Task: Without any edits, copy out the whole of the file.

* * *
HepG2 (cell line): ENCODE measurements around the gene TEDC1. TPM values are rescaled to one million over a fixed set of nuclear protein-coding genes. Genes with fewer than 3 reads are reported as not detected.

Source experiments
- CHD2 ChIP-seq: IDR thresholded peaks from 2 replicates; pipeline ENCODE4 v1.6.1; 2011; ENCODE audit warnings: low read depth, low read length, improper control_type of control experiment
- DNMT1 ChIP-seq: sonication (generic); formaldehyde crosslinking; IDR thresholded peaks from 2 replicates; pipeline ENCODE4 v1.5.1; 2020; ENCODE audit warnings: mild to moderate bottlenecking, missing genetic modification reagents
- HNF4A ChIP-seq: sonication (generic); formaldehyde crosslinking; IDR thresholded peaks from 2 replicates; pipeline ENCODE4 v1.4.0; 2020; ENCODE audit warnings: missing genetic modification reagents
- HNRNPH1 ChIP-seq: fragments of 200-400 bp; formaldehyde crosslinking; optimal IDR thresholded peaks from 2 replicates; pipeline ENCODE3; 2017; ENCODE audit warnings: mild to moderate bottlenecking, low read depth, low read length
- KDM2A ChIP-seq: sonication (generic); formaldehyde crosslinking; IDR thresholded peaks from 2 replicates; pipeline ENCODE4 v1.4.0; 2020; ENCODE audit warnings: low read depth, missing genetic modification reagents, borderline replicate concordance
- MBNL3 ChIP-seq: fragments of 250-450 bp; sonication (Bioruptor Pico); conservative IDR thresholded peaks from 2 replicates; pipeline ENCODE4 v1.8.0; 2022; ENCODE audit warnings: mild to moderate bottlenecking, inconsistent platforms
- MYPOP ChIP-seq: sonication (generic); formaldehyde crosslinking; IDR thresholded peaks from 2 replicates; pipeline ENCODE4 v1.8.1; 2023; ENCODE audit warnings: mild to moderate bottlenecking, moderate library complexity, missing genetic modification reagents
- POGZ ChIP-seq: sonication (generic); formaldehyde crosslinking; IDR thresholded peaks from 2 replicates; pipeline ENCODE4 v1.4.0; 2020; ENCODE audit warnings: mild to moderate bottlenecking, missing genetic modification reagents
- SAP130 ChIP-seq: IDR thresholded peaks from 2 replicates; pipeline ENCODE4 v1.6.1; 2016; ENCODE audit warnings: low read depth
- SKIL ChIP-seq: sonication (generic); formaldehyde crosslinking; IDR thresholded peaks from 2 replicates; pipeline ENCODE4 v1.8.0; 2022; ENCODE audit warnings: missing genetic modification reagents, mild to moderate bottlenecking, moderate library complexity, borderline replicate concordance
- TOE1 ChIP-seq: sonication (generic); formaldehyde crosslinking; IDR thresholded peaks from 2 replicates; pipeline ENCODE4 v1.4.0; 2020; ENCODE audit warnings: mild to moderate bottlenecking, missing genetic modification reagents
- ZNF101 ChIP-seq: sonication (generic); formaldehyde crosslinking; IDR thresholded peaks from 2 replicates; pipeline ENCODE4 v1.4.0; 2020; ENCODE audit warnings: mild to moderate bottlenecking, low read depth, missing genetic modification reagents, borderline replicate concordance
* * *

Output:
HepG2 (cell line): ENCODE measurements around the gene TEDC1. TPM values are rescaled to one million over a fixed set of nuclear protein-coding genes. Genes with fewer than 3 reads are reported as not detected.

Source experiments
- CHD2 ChIP-seq: IDR thresholded peaks from 2 replicates; pipeline ENCODE4 v1.6.1; 2011; ENCODE audit warnings: low read depth, low read length, improper control_type of control experiment
- DNMT1 ChIP-seq: sonication (generic); formaldehyde crosslinking; IDR thresholded peaks from 2 replicates; pipeline ENCODE4 v1.5.1; 2020; ENCODE audit warnings: mild to moderate bottlenecking, missing genetic modification reagents
- HNF4A ChIP-seq: sonication (generic); formaldehyde crosslinking; IDR thresholded peaks from 2 replicates; pipeline ENCODE4 v1.4.0; 2020; ENCODE audit warnings: missing genetic modification reagents
- HNRNPH1 ChIP-seq: fragments of 200-400 bp; formaldehyde crosslinking; optimal IDR thresholded peaks from 2 replicates; pipeline ENCODE3; 2017; ENCODE audit warnings: mild to moderate bottlenecking, low read depth, low read length
- KDM2A ChIP-seq: sonication (generic); formaldehyde crosslinking; IDR thresholded peaks from 2 replicates; pipeline ENCODE4 v1.4.0; 2020; ENCODE audit warnings: low read depth, missing genetic modification reagents, borderline replicate concordance
- MBNL3 ChIP-seq: fragments of 250-450 bp; sonication (Bioruptor Pico); conservative IDR thresholded peaks from 2 replicates; pipeline ENCODE4 v1.8.0; 2022; ENCODE audit warnings: mild to moderate bottlenecking, inconsistent platforms
- MYPOP ChIP-seq: sonication (generic); formaldehyde crosslinking; IDR thresholded peaks from 2 replicates; pipeline ENCODE4 v1.8.1; 2023; ENCODE audit warnings: mild to moderate bottlenecking, moderate library complexity, missing genetic modification reagents
- POGZ ChIP-seq: sonication (generic); formaldehyde crosslinking; IDR thresholded peaks from 2 replicates; pipeline ENCODE4 v1.4.0; 2020; ENCODE audit warnings: mild to moderate bottlenecking, missing genetic modification reagents
- SAP130 ChIP-seq: IDR thresholded peaks from 2 replicates; pipeline ENCODE4 v1.6.1; 2016; ENCODE audit warnings: low read depth
- SKIL ChIP-seq: sonication (generic); formaldehyde crosslinking; IDR thresholded peaks from 2 replicates; pipeline ENCODE4 v1.8.0; 2022; ENCODE audit warnings: missing genetic modification reagents, mild to moderate bottlenecking, moderate library complexity, borderline replicate concordance
- TOE1 ChIP-seq: sonication (generic); formaldehyde crosslinking; IDR thresholded peaks from 2 replicates; pipeline ENCODE4 v1.4.0; 2020; ENCODE audit warnings: mild to moderate bottlenecking, missing genetic modification reagents
- ZNF101 ChIP-seq: sonication (generic); formaldehyde crosslinking; IDR thresholded peaks from 2 replicates; pipeline ENCODE4 v1.4.0; 2020; ENCODE audit warnings: mild to moderate bottlenecking, low read depth, missing genetic modification reagents, borderline replicate concordance